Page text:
02-19-2002 07:24 PM

Re: An excellent article, a must read for beginner

At first glance your solution appears to be a reasonable proposal. It would reduce speculation and at the same time allow for capital flight in the face of a self serving policy maker. I think no matter what though these developing countries must allow for easy capital outflows if they want to encourage any sort of investment, foreign or domestic. The hard truth is that no matter what, the little guy will always bear the brunt of the hard times.

02-19-2002 09:18 PM

\"Then the country enters great deals of poverty.\"?


Of course, countries where people borrow money and build cool stuff, like X-Boxes, have a loose policy. If these dirtbags take claims on our assets, and funnel it into alot of whores and marble mansions for the political class - and vote-buying handouts - they need to be busted out of business, together with the fly-bitten mob that puts them in power!

You're saying some politician knows the "proper" level of a currency? My goodness, you are a liberal:) The only way to discover the "proper" level of a currency is with incessant swarms of people who go broke if they are wrong. What is the "proper" price for anything? I thought this debate wrapped up 50 years ago, when Hayek mopped the floor with Keynes.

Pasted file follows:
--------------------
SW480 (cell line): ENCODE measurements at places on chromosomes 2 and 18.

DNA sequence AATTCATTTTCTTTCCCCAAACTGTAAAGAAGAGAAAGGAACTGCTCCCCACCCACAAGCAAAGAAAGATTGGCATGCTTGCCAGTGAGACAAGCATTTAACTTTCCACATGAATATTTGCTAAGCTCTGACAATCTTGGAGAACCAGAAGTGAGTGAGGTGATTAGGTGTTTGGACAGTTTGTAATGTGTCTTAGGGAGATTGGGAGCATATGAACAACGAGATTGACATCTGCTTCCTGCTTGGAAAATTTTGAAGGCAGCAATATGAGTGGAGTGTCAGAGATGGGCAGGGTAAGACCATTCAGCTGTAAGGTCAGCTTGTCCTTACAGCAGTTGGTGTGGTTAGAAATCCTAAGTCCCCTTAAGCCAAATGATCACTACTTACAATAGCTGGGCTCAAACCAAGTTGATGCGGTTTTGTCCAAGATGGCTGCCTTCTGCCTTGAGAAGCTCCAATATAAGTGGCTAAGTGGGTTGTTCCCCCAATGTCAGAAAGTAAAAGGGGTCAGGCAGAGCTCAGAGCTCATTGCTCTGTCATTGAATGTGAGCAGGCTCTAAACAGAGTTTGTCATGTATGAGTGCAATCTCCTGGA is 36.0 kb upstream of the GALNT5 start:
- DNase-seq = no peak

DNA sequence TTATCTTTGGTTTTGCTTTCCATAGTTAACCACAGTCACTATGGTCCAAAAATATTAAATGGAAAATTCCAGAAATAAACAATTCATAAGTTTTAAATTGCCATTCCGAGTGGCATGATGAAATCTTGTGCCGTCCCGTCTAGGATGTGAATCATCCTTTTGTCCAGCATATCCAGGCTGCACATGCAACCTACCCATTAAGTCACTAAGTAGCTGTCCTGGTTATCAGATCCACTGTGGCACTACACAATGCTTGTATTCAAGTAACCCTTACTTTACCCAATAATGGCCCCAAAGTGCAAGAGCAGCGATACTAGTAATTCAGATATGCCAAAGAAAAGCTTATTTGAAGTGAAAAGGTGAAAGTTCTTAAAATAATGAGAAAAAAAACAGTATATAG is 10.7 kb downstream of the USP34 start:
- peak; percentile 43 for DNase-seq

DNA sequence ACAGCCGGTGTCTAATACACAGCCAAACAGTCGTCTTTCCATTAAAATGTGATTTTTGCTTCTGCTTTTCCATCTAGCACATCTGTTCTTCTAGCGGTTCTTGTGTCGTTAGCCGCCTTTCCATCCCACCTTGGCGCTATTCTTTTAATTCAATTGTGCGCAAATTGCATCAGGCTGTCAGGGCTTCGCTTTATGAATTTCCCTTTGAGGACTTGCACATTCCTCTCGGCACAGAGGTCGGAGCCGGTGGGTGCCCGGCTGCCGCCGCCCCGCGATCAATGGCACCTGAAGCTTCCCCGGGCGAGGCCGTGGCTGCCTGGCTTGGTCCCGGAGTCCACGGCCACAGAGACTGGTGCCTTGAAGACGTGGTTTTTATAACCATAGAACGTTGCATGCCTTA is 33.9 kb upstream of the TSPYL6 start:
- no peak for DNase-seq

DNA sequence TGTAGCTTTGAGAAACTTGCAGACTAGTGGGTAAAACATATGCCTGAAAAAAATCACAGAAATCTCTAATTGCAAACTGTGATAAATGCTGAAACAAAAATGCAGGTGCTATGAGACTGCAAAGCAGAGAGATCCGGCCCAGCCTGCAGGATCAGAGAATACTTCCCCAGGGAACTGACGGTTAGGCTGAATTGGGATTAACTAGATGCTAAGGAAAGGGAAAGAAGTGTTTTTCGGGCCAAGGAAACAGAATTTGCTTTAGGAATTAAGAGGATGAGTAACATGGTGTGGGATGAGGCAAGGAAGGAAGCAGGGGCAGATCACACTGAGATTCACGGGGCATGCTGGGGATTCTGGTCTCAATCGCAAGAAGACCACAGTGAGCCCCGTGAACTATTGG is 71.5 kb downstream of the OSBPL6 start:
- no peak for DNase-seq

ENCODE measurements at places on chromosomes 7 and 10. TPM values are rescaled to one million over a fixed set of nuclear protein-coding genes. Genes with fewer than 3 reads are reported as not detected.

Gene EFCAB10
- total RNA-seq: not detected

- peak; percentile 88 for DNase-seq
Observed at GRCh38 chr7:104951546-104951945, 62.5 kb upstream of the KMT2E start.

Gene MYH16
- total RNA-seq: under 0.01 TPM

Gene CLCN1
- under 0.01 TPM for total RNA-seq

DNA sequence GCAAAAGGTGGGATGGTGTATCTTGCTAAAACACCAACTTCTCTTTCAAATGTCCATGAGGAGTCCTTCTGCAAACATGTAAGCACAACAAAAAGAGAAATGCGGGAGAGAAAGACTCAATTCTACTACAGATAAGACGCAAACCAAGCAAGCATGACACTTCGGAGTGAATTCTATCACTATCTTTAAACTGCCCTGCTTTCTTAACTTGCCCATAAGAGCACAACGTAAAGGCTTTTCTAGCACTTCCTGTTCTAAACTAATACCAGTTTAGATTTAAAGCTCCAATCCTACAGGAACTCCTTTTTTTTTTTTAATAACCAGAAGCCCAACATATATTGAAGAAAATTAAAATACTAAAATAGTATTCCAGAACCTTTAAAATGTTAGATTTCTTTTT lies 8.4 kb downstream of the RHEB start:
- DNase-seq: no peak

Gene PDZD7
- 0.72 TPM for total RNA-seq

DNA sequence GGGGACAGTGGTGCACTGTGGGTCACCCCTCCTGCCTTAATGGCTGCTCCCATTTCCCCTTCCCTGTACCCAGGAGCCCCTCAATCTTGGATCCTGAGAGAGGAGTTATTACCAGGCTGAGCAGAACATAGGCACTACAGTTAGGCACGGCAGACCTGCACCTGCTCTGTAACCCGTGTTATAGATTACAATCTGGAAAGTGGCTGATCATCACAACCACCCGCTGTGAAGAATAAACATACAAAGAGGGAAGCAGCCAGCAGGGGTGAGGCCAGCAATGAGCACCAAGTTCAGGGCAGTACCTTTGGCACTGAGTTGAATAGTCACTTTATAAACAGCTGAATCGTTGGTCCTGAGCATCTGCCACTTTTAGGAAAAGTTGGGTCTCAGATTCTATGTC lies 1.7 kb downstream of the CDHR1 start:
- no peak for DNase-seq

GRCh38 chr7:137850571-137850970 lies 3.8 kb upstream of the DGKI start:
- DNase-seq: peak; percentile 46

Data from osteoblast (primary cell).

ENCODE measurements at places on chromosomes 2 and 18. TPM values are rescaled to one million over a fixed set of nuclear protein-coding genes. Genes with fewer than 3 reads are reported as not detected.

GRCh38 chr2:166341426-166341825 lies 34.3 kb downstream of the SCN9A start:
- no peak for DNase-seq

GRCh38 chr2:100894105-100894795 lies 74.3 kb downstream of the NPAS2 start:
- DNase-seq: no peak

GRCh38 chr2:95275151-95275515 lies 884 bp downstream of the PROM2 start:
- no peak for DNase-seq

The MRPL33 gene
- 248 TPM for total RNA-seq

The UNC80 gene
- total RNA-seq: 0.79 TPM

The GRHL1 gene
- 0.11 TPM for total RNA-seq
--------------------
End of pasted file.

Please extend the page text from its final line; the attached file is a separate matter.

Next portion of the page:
So far as your "solution" - well, it's so wrongheaded, I don't even know where to begin. The point of margins is not to limit...

...another time. Let's just say it would not have the pictured effect on speculators, and not the misunderstood effect on exhange rates either.


P.S. The real underlying cause perpetuating poverty, is all these economic meddlers promising to do something about it! Hmmmm, I think if we do this, this will happen... If they really want to end poverty in their countries, and be more like us, I've got one word: COPY! For crying out loud, we've been doing this for only about 150 years, and nobody had to think it up! Anything else is just jerking around.